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Food Banks Brace for November Rush

PHOTO: Hunger affects people of all ages from all corners of Missouri and it could get worse as supplemental benefits to federal food stamp programs run out this week. Photo courtesy of Harvesters: The Community Food Network.
PHOTO: Hunger affects people of all ages from all corners of Missouri and it could get worse as supplemental benefits to federal food stamp programs run out this week. Photo courtesy of Harvesters: The Community Food Network.
October 28, 2013

ST. LOUIS - Right now, one in seven Missouri residents meets the definition of "food insecure," meaning they are unable to consistently afford enough food. That number could go up this week. On Nov. 1, federal food stamp benefits will decrease by $36 per month for a family of four, as additional funding granted at the height of the recession comes to an end.

Ellen Feldhausen, director of communications for Harvesters: The Community Food Network, said the cuts come at a very tough time for hungry Missourians.

"For most families, the benefit only lasts them about two and a half or three weeks out of the month. Then they need to turn to the nonprofit sector for food," she said.

According to Feldhausen, the most-needed items right now are canned fruits, vegetables and meats; soups, peanut butter, hot and cold cereals; personal care items and money. Every dollar donated to Harvesters can provide five meals for those in need.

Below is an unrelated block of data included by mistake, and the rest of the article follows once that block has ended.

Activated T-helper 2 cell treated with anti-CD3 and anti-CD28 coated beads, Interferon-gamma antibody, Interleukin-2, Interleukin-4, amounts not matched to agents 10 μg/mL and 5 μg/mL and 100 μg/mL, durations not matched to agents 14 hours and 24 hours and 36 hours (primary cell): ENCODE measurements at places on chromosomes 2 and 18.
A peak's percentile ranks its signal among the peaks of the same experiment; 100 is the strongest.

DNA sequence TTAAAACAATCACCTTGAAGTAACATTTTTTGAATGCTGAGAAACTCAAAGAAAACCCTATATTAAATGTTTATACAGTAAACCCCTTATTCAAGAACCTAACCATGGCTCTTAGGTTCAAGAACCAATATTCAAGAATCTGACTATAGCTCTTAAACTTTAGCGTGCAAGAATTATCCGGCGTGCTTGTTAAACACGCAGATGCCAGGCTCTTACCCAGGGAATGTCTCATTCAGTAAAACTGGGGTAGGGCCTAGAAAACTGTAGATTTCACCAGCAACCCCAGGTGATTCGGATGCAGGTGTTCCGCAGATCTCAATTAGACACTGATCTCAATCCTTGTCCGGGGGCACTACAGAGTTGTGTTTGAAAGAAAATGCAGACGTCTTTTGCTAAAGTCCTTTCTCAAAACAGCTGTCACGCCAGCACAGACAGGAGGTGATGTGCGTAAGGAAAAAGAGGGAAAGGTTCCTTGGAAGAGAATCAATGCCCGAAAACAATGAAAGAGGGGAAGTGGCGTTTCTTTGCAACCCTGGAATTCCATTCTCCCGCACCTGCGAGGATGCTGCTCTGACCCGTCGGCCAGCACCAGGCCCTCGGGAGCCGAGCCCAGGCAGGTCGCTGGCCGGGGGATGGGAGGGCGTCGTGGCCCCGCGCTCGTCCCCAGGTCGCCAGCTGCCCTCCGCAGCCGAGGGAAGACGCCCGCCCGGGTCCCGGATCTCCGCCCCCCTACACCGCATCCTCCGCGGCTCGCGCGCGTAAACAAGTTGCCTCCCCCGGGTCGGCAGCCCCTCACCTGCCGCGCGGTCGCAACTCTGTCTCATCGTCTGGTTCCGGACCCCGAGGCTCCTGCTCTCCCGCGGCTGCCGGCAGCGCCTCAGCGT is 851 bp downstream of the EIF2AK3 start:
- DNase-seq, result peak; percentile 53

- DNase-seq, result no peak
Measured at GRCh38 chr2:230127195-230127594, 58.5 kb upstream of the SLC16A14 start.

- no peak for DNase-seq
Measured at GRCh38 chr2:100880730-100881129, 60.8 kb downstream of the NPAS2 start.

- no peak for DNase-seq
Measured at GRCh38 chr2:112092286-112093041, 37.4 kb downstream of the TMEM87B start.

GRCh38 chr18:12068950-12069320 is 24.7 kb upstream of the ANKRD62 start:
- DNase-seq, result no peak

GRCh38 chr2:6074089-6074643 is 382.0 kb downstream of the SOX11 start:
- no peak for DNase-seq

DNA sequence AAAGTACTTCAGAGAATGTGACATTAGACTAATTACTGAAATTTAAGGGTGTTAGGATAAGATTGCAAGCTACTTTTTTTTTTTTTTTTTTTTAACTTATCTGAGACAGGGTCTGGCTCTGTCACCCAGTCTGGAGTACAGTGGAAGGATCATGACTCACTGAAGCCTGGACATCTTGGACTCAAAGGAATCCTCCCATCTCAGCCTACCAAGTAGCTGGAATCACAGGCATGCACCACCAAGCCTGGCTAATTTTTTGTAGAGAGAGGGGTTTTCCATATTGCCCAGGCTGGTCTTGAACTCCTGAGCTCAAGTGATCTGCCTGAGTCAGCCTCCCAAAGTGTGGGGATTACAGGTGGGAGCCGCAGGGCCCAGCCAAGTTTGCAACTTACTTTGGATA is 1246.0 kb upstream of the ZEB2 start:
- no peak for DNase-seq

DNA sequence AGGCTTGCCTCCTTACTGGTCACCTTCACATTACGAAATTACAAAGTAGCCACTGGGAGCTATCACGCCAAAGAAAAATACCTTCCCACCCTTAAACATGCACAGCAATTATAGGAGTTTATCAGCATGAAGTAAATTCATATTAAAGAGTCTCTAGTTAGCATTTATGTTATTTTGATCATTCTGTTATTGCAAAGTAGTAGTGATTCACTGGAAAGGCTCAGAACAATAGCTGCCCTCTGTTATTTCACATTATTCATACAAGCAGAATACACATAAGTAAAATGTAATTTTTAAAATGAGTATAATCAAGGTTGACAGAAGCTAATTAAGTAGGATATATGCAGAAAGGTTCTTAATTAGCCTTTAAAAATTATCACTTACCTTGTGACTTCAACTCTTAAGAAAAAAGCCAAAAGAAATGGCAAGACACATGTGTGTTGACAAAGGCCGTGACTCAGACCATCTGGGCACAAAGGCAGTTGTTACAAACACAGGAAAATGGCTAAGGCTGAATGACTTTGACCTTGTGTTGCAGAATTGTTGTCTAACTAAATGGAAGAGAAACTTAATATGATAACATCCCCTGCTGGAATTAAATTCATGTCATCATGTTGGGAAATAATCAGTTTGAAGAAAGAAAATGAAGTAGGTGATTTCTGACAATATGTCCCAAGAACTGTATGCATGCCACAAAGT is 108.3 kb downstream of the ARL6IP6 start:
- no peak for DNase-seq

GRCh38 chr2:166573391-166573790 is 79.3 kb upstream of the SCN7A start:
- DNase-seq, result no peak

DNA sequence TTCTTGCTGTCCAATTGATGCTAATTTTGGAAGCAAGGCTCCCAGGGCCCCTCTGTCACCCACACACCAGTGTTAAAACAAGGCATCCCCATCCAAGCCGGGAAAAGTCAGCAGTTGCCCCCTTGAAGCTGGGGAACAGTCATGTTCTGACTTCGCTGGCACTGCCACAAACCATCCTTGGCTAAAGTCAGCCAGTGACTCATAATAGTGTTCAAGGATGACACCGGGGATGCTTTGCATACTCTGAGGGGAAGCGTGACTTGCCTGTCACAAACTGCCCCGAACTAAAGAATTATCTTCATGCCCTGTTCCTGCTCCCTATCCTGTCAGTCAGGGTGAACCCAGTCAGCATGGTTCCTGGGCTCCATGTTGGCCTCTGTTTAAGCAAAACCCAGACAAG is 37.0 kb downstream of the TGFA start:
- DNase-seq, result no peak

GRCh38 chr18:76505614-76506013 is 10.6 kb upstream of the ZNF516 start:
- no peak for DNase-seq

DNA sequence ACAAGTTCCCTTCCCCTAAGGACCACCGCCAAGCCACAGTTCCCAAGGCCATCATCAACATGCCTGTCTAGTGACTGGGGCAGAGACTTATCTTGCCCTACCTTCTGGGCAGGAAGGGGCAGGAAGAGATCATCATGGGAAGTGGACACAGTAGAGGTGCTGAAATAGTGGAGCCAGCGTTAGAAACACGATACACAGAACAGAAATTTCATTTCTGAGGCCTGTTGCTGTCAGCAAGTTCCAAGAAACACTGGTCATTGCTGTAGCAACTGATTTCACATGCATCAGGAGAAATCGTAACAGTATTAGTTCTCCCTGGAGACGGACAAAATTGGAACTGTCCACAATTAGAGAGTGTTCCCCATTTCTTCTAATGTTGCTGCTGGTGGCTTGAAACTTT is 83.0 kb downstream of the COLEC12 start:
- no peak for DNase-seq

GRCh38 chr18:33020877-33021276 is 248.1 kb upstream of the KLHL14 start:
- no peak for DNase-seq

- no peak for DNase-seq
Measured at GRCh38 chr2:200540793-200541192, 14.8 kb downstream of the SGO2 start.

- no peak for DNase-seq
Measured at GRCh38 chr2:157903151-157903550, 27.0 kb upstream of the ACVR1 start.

Feldhausen said many families across their 26-county service area have not caught up from the devastating effects of the recession, and she worries about the additional effects the funding cuts will have on a safety net that is already stretched thin.

"We've seen the need continue to go up," Feldhausen said. "They are still seeing new faces; they're seeing people come into their pantries, their kitchens, their shelters for the very first time."

Thirty-seven percent of those served by Harvesters are children. That has prompted some Missouri health officials to put out the call for donations of baby food and unexpired infant formula, which Harvesters will gladly accept.



Mona Shand, Public News Service - MO